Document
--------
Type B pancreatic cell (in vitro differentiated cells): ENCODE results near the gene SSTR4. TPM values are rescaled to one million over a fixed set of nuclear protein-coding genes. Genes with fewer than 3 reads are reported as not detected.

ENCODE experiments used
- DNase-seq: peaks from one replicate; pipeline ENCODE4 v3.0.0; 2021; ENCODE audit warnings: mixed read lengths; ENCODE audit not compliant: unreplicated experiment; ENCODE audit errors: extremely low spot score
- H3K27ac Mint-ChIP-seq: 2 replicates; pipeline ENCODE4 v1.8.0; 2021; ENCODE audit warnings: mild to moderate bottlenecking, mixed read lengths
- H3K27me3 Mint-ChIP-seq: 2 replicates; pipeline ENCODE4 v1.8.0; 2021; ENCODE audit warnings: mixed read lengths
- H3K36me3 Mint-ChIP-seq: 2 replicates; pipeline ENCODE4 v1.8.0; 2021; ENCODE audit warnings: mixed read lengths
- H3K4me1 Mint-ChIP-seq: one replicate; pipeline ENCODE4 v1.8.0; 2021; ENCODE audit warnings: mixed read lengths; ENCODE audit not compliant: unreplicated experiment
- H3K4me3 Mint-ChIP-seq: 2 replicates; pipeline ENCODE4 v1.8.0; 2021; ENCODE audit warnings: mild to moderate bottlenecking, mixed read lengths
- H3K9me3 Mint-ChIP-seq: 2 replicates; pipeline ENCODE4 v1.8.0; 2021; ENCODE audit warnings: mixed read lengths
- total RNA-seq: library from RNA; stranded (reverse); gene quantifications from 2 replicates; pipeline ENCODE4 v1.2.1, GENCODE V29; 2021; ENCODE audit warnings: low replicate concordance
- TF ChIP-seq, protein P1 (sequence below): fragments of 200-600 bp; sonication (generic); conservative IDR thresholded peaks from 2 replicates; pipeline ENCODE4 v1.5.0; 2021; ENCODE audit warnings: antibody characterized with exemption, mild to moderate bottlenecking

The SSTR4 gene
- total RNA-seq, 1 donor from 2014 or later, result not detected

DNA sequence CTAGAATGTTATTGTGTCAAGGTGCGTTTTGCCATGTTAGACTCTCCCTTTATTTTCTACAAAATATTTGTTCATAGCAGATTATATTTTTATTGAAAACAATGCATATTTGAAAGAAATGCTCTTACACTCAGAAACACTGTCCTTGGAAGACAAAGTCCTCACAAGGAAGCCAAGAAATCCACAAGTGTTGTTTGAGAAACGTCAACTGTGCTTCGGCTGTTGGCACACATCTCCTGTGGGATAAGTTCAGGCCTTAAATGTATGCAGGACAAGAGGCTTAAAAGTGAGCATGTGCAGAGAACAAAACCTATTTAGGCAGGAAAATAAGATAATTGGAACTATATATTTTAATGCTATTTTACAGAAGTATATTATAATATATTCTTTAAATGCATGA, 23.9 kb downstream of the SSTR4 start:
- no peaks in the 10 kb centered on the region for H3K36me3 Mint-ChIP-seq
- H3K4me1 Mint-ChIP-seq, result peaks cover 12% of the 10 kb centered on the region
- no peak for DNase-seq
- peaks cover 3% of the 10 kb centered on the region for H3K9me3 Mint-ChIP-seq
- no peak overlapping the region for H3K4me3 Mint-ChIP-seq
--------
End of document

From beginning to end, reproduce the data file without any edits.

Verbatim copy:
Type B pancreatic cell (in vitro differentiated cells): ENCODE results near the gene SSTR4. TPM values are rescaled to one million over a fixed set of nuclear protein-coding genes. Genes with fewer than 3 reads are reported as not detected.

ENCODE experiments used
- DNase-seq: peaks from one replicate; pipeline ENCODE4 v3.0.0; 2021; ENCODE audit warnings: mixed read lengths; ENCODE audit not compliant: unreplicated experiment; ENCODE audit errors: extremely low spot score
- H3K27ac Mint-ChIP-seq: 2 replicates; pipeline ENCODE4 v1.8.0; 2021; ENCODE audit warnings: mild to moderate bottlenecking, mixed read lengths
- H3K27me3 Mint-ChIP-seq: 2 replicates; pipeline ENCODE4 v1.8.0; 2021; ENCODE audit warnings: mixed read lengths
- H3K36me3 Mint-ChIP-seq: 2 replicates; pipeline ENCODE4 v1.8.0; 2021; ENCODE audit warnings: mixed read lengths
- H3K4me1 Mint-ChIP-seq: one replicate; pipeline ENCODE4 v1.8.0; 2021; ENCODE audit warnings: mixed read lengths; ENCODE audit not compliant: unreplicated experiment
- H3K4me3 Mint-ChIP-seq: 2 replicates; pipeline ENCODE4 v1.8.0; 2021; ENCODE audit warnings: mild to moderate bottlenecking, mixed read lengths
- H3K9me3 Mint-ChIP-seq: 2 replicates; pipeline ENCODE4 v1.8.0; 2021; ENCODE audit warnings: mixed read lengths
- total RNA-seq: library from RNA; stranded (reverse); gene quantifications from 2 replicates; pipeline ENCODE4 v1.2.1, GENCODE V29; 2021; ENCODE audit warnings: low replicate concordance
- TF ChIP-seq, protein P1 (sequence below): fragments of 200-600 bp; sonication (generic); conservative IDR thresholded peaks from 2 replicates; pipeline ENCODE4 v1.5.0; 2021; ENCODE audit warnings: antibody characterized with exemption, mild to moderate bottlenecking

The SSTR4 gene
- total RNA-seq, 1 donor from 2014 or later, result not detected

DNA sequence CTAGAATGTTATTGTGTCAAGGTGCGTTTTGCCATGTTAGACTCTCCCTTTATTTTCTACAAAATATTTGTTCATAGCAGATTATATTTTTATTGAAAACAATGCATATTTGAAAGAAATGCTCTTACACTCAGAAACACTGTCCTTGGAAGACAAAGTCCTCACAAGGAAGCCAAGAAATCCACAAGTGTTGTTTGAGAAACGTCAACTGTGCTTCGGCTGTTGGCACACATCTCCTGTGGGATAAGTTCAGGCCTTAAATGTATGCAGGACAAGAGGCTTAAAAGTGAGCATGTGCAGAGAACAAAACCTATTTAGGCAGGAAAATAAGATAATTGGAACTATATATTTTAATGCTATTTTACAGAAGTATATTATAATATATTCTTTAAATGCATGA, 23.9 kb downstream of the SSTR4 start:
- no peaks in the 10 kb centered on the region for H3K36me3 Mint-ChIP-seq
- H3K4me1 Mint-ChIP-seq, result peaks cover 12% of the 10 kb centered on the region
- no peak for DNase-seq
- peaks cover 3% of the 10 kb centered on the region for H3K9me3 Mint-ChIP-seq
- no peak overlapping the region for H3K4me3 Mint-ChIP-seq